Nick Elson was running in the footsteps of legends. On August 16, he set out to run/climb/scramble the Teton Grand Traverse, which crosses 10 major peaks over 14 miles, with 12,000-plus vertical of climbing. For many years, the record was held by Alex Lowe, who ran the traverse in 8 hours, 15 minutes in 1988. For the last 16 years, it’s been held by Rolando Garibotti, who shattered Lowe’s time in 2000, finishing the route in 6 hours, 49 minutes.
Elson, though, sports an impressive resume. In June, he won the Canadian Mountain Running championships for the second year in a row, and he’s climbed both the Eiger and the Nose in a day.
“I believe it is best suited to a climber that runs, such as Nick or myself, rather than a runner that climbs,” Garibotti told the Jackson Hole News and Guide. “You need to be able to free-solo 5.8 in running shoes, quite fast, so you need to be a pretty solid rock climber to do it safely.”
And how. As Elson wrote on Instagram, “The traverse connects the major peaks in the central part of the Tetons and was first done in 1963. In 1988 Alex Lowe did the traverse in 8:15 and then in 2000 Rolando Garibotti did it in 6:49. These efforts were hugely inspiring to me. While the idea of combining climbing and running has become more fashionable lately, Alex and Rolo were far ahead of their time in North America. And while the traverse was an end in and of itself for me, I suspect they saw it more as a good day of training for the greater ranges. I was particularly humbled that Rolo took the time to provide me with lots of useful beta and encouragement as I remain in awe of his ability and his approach to the mountains.”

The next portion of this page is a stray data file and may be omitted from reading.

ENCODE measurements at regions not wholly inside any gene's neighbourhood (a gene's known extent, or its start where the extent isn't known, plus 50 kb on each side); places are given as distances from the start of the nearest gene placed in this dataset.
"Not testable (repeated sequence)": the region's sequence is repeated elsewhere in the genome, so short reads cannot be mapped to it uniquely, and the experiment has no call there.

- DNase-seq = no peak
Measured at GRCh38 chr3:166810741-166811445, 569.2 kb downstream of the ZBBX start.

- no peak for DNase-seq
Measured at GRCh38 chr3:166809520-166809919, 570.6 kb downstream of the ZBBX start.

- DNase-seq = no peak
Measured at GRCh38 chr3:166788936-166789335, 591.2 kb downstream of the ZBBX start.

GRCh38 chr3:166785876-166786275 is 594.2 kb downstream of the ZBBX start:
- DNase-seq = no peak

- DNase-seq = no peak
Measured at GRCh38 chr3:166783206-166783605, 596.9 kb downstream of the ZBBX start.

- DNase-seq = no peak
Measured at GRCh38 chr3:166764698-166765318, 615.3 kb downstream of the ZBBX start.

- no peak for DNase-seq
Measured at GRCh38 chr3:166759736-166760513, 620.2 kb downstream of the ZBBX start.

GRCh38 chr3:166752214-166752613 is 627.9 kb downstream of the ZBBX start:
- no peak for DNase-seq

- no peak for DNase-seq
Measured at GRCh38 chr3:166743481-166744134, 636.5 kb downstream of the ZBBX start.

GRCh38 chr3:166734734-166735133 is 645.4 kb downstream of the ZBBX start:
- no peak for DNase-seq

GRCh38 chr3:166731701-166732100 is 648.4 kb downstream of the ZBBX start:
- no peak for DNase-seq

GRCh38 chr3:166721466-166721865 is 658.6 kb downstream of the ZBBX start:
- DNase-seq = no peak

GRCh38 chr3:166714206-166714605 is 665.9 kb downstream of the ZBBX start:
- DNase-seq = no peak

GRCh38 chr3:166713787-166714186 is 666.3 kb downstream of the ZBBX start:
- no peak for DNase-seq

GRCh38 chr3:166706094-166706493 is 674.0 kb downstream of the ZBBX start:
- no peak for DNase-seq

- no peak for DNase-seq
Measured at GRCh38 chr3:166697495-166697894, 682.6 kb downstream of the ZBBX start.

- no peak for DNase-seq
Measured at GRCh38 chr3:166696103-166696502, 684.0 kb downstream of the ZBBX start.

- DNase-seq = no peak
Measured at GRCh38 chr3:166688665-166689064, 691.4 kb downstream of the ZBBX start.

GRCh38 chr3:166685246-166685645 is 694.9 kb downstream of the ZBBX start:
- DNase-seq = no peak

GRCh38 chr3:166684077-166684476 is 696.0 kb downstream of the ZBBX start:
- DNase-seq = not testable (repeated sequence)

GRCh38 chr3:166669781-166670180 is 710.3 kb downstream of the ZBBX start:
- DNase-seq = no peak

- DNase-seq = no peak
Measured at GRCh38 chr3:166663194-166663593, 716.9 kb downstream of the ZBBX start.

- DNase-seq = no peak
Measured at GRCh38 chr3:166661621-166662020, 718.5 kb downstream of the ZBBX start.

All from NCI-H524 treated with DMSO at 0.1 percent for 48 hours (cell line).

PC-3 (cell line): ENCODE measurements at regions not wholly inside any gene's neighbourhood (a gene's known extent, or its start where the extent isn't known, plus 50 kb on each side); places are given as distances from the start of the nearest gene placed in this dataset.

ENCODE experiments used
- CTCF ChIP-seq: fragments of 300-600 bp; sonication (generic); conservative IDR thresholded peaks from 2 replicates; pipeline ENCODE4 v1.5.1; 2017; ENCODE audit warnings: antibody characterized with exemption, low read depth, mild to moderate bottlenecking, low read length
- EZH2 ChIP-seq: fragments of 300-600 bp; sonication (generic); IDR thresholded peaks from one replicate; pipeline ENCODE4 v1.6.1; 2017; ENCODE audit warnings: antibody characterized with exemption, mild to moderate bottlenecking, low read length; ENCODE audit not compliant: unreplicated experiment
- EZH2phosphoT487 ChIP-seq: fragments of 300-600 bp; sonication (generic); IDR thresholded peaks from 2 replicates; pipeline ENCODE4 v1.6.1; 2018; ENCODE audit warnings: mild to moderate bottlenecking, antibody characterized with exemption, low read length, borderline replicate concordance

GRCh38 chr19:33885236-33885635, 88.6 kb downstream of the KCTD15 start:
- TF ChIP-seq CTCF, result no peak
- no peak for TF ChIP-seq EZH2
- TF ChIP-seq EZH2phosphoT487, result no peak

Elson left the Lupine Meadows parking lot at 6:21 and gain, 5,600 vertical to top Teewinot in one hour and 23 minutes. He reached the top of the Grand in 3:18.
“I’m a fairly cautious person and I like to think that I kept the risk at a reasonable level, but as I jogged across the ‘catwalk’ while eating a gel I did manage to elicit a plea of ‘please don’t die’ from a member of one of the nearby roped teams,” Elson noted.
“I arrived at the summit of Middle in 4:01 and Nez Perce in 5:31. I made my only routefinding mistake descending, but before long was kicking off some impressive rock slides going down to the meadows. When I finally hit the smooth trail, I tripped and fell flat on my face. From there I ran down the trail and mostly avoided hip-checking any hikers. I finished in a time of 6:30:49. I’m used to slipping under the radar but have been humbled by all the kind words I’ve received!”
Photo atop Grand Teton by Eric Carter